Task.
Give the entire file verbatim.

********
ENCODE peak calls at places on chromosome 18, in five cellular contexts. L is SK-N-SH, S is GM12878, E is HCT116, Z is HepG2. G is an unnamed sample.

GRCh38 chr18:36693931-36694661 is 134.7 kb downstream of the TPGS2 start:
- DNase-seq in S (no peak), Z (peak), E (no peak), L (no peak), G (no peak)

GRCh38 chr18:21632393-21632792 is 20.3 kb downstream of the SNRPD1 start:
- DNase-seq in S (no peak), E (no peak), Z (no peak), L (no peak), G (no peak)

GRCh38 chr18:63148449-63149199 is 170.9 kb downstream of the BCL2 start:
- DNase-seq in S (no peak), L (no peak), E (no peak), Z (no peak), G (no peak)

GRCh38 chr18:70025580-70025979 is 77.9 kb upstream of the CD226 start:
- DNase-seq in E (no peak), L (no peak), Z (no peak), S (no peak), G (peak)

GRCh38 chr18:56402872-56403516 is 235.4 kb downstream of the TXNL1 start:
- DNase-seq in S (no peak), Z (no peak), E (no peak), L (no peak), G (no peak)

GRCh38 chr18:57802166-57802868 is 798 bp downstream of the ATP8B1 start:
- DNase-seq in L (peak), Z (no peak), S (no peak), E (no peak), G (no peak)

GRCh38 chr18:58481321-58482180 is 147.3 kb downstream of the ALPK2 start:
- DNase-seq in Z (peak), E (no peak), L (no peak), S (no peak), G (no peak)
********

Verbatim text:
ENCODE peak calls at places on chromosome 18, in five cellular contexts. L is SK-N-SH, S is GM12878, E is HCT116, Z is HepG2. G is an unnamed sample.

GRCh38 chr18:36693931-36694661 is 134.7 kb downstream of the TPGS2 start:
- DNase-seq in S (no peak), Z (peak), E (no peak), L (no peak), G (no peak)

GRCh38 chr18:21632393-21632792 is 20.3 kb downstream of the SNRPD1 start:
- DNase-seq in S (no peak), E (no peak), Z (no peak), L (no peak), G (no peak)

GRCh38 chr18:63148449-63149199 is 170.9 kb downstream of the BCL2 start:
- DNase-seq in S (no peak), L (no peak), E (no peak), Z (no peak), G (no peak)

GRCh38 chr18:70025580-70025979 is 77.9 kb upstream of the CD226 start:
- DNase-seq in E (no peak), L (no peak), Z (no peak), S (no peak), G (peak)

GRCh38 chr18:56402872-56403516 is 235.4 kb downstream of the TXNL1 start:
- DNase-seq in S (no peak), Z (no peak), E (no peak), L (no peak), G (no peak)

GRCh38 chr18:57802166-57802868 is 798 bp downstream of the ATP8B1 start:
- DNase-seq in L (peak), Z (no peak), S (no peak), E (no peak), G (no peak)

GRCh38 chr18:58481321-58482180 is 147.3 kb downstream of the ALPK2 start:
- DNase-seq in Z (peak), E (no peak), L (no peak), S (no peak), G (no peak)